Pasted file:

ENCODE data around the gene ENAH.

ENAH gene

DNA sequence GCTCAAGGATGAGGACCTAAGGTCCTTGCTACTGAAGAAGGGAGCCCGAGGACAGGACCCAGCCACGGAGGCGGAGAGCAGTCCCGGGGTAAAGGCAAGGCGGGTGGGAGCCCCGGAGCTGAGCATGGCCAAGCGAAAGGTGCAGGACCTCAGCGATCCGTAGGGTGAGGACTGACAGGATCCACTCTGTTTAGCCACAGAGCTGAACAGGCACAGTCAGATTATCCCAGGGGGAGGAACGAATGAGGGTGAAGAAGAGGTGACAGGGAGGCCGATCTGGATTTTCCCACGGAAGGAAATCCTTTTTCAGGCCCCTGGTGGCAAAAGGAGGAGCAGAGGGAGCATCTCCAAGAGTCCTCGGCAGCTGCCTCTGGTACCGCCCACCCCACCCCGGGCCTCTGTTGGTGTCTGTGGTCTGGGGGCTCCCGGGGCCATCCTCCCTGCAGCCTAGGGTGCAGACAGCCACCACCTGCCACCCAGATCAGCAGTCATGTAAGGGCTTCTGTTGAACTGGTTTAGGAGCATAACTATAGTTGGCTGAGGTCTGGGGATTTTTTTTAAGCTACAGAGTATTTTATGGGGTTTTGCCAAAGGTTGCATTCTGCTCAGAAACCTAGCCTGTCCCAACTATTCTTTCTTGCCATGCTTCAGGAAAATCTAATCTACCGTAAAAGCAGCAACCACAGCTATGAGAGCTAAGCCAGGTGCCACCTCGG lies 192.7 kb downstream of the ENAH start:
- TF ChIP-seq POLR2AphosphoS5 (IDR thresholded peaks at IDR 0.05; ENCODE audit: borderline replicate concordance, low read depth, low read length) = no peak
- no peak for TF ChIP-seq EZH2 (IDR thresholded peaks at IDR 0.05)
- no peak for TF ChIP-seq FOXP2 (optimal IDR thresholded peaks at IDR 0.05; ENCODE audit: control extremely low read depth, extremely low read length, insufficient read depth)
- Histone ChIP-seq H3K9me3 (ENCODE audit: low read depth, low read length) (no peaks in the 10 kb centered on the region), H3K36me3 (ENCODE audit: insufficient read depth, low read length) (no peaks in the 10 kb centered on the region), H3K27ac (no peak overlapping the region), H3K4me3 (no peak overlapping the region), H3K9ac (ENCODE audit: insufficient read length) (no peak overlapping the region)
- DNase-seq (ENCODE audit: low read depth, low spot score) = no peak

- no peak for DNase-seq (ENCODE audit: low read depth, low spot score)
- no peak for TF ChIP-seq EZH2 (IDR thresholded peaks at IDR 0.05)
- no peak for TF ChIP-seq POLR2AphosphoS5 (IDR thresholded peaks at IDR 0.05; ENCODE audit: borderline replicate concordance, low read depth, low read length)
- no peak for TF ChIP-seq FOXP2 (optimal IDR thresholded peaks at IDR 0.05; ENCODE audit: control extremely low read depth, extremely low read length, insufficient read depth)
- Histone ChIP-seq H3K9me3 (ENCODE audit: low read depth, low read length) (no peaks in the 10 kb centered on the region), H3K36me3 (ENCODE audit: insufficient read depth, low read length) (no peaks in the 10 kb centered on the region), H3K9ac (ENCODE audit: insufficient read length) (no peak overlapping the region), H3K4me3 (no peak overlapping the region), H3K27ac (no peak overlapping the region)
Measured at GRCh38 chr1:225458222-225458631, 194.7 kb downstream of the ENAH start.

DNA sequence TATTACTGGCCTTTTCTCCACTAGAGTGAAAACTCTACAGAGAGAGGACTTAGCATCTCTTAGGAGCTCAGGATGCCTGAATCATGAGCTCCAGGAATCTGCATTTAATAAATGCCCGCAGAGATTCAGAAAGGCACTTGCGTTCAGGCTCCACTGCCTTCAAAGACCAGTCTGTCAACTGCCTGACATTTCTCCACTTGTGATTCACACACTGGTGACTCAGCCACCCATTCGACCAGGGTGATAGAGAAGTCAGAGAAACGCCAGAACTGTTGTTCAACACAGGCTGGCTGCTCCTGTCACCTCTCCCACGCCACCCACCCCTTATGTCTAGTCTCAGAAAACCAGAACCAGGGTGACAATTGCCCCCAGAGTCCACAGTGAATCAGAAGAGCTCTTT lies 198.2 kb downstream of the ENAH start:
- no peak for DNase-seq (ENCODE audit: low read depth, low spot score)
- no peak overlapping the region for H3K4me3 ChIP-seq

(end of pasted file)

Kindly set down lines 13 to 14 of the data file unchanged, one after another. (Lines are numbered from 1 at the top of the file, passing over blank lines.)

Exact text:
- Histone ChIP-seq H3K9me3 (ENCODE audit: low read depth, low read length) (no peaks in the 10 kb centered on the region), H3K36me3 (ENCODE audit: insufficient read depth, low read length) (no peaks in the 10 kb centered on the region), H3K9ac (ENCODE audit: insufficient read length) (no peak overlapping the region), H3K4me3 (no peak overlapping the region), H3K27ac (no peak overlapping the region)
Measured at GRCh38 chr1:225458222-225458631, 194.7 kb downstream of the ENAH start.